Often the comments are better than the blog:
Monday, April, 02, 2012 - 12:12:15 PM Contributed
This is the portion of the report from David Williamson's well water test that advises him to boil potentially unsafe water.
Williamson has submitted the samples to the Ministry of the Environment and is awaiting the results of an investigation.
Resident advised to boil well water By Matthew Strader, Enterprise Staff
The Ministry of the Environment will investigate the possible contamination of water flowing from a resident’s well near the Tottenham pit. At a public information session held by consultants for Brock Aggregates on March 26, members of the public were told that should they have concerns about contaminated well water if the pit at Highway 9 and Mount Wolfe gets its approval, then take it to the ministry and they will determine who is at fault.
Palgrave resident Dean Williamson, who lives on Highcrest Road, south of the Tottenham pit location at Mount Wolfe Road and Highway 9, is taking his concerns to the ministry after receiving a failed water test from the Ontario Agency for Health Protection and Promotion.
He’s been advised to boil his water before consuming it.
Brock Aggregates has applied with the Ministry of Natural Resources to amend the license for the pit and increase the amount of extraction below the water table. A local group of concerned citizens is opposing the approval, and contaminated water is just one of their concerns.
Williamson has owned his property for five years. After he and his wife experienced intestinal discomforts over the past couple years, and discussions of the expansion of the Tottenham pit began, Williamson said they decided to have their well water tested. And now they’re boiling drinking water.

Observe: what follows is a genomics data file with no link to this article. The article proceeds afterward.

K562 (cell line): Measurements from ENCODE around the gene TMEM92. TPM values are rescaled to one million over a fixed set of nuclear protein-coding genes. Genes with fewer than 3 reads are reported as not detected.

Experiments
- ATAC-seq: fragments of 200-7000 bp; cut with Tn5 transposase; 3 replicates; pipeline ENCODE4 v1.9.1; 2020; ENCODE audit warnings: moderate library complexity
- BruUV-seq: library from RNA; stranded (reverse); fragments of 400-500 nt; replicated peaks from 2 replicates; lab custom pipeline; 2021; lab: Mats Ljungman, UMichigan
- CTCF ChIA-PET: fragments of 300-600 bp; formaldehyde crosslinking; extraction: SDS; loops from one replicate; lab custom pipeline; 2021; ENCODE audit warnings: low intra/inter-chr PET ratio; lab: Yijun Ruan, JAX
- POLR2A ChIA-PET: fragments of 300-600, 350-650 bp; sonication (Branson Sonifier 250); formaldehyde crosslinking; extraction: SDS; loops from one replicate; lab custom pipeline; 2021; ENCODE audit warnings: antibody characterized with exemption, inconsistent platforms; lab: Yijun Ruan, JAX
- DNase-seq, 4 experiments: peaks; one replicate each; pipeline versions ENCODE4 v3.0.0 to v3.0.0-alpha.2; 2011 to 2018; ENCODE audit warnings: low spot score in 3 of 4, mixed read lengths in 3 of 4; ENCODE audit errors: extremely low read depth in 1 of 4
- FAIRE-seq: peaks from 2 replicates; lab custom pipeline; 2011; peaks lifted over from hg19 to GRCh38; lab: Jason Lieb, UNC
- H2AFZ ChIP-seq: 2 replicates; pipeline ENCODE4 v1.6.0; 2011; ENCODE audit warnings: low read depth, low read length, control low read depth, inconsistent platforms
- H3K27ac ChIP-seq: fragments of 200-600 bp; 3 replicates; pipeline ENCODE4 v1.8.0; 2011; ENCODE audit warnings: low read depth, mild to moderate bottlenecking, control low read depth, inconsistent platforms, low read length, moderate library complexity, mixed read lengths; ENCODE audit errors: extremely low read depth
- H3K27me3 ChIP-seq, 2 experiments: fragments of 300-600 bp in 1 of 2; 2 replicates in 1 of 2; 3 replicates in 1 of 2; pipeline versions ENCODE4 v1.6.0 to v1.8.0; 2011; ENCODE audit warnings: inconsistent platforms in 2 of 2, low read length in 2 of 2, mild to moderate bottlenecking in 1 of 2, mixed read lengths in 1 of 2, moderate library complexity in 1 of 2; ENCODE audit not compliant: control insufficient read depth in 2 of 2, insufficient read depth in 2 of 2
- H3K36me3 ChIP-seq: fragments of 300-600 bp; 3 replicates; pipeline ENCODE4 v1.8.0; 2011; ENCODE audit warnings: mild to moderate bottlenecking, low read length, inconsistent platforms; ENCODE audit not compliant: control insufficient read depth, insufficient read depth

“It scared us,” he said. “Absolutely. It’s drinking water, and it’s very important.” Williamson said it’s a weird feeling to have a shower in the morning and wonder if something will make him sick from water in his eye, or ears. He said it’s weird to brush your teeth and focus on ingesting water. “It’s a pretty basic requirement of life (water) and yes, it’s scary to have to think about it this way.”
Williamson doesn’t know if the pit is at fault, and isn’t jumping to conclusions, but he may be the first in the area taking steps to find out. His tests, so far, have been on the water directly from his well. It came back with a warning of unsafe to drink, a boiling advisory basically, and he was advised by the person he dealt with from the Ontario Agency for Health to send the results to the ministry asking for an investigation and do some further testing of the water after it has passed through the various filters it goes through before it enters his home.
The Palgrave family will now wait for the ministry to respond and further test results to come in.
Meanwhile, they will be boiling their drinking water.